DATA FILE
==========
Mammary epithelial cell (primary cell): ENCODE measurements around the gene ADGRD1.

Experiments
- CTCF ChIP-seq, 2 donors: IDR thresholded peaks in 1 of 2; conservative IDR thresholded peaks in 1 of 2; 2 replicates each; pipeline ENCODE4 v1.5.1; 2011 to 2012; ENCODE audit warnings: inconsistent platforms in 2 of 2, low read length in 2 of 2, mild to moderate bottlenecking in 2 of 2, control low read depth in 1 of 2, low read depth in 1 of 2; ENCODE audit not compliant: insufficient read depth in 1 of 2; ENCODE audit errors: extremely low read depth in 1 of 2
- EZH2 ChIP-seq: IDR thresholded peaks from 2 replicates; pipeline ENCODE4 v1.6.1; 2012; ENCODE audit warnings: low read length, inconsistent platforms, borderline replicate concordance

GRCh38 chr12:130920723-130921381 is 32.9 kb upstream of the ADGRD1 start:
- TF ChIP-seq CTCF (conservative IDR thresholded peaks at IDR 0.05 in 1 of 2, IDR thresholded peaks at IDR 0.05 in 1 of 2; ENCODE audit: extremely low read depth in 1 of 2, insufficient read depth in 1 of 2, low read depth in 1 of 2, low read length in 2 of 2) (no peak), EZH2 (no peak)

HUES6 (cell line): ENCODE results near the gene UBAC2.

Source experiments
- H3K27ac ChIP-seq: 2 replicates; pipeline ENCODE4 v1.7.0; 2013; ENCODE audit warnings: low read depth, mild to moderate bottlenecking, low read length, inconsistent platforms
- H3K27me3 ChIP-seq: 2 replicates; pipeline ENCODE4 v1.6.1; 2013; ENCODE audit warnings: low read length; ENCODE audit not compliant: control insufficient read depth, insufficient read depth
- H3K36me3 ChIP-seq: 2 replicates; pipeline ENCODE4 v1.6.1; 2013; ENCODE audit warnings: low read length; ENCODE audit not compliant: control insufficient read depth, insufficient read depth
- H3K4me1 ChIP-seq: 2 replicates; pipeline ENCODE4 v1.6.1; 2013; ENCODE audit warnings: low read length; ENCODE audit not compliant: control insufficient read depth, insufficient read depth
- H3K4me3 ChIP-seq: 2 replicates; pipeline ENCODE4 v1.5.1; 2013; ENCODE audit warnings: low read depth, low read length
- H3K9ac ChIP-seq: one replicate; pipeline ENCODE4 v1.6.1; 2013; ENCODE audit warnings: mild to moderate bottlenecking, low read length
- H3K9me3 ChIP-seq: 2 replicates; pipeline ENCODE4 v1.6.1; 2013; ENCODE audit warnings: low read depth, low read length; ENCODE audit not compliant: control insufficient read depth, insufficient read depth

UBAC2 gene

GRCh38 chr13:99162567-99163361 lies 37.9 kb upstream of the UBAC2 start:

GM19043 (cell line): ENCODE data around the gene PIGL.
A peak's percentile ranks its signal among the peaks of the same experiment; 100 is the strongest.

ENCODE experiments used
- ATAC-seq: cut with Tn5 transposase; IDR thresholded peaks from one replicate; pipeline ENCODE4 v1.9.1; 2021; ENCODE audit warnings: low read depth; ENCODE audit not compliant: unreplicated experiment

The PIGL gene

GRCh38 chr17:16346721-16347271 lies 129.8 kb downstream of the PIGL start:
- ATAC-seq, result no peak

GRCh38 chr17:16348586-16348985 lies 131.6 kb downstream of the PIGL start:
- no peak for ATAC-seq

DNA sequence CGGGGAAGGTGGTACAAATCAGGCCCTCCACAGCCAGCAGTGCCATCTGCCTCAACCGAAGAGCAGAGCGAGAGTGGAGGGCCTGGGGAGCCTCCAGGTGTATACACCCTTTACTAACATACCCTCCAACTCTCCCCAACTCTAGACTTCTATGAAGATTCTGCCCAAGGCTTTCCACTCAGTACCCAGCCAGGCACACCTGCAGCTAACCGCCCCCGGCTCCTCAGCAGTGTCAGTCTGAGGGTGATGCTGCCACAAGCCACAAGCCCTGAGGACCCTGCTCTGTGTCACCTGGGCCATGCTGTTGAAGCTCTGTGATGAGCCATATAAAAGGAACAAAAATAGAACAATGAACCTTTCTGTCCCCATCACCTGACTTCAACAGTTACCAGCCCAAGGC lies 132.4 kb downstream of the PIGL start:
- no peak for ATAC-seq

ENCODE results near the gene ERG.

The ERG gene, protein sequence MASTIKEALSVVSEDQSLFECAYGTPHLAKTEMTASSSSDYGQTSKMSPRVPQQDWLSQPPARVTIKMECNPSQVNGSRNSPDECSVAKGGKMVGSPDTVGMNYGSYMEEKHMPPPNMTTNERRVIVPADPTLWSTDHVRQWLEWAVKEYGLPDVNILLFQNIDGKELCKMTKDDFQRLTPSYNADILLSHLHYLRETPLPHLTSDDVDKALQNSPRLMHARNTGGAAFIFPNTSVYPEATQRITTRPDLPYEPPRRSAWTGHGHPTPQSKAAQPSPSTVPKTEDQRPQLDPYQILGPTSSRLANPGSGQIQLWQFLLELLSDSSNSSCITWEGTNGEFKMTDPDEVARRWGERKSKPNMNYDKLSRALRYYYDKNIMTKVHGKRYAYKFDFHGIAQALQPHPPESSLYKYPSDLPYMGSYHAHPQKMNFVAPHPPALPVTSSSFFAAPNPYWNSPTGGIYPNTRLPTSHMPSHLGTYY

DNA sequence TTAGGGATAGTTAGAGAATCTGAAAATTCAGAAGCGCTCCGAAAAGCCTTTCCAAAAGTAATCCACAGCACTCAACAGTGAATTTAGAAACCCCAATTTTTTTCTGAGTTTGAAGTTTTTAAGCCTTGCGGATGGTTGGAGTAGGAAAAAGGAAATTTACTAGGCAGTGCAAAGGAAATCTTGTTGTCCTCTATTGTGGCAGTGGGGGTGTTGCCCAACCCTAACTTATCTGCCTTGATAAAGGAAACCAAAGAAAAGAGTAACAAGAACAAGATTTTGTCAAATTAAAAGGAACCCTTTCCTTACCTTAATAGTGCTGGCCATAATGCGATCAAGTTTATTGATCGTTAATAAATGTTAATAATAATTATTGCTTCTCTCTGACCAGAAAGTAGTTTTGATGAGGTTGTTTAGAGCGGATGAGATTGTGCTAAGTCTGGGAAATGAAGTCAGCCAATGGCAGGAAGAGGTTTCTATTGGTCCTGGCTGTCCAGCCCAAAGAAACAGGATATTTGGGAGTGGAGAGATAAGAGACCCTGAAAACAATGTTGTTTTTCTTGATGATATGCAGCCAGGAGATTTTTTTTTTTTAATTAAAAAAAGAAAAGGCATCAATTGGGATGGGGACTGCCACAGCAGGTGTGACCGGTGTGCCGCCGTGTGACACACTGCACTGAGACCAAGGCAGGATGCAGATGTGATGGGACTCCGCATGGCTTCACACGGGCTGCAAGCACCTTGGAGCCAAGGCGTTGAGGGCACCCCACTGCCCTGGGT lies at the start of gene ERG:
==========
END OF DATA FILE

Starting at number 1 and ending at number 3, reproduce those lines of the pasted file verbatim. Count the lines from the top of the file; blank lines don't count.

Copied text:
Mammary epithelial cell (primary cell): ENCODE measurements around the gene ADGRD1.

Experiments
- CTCF ChIP-seq, 2 donors: IDR thresholded peaks in 1 of 2; conservative IDR thresholded peaks in 1 of 2; 2 replicates each; pipeline ENCODE4 v1.5.1; 2011 to 2012; ENCODE audit warnings: inconsistent platforms in 2 of 2, low read length in 2 of 2, mild to moderate bottlenecking in 2 of 2, control low read depth in 1 of 2, low read depth in 1 of 2; ENCODE audit not compliant: insufficient read depth in 1 of 2; ENCODE audit errors: extremely low read depth in 1 of 2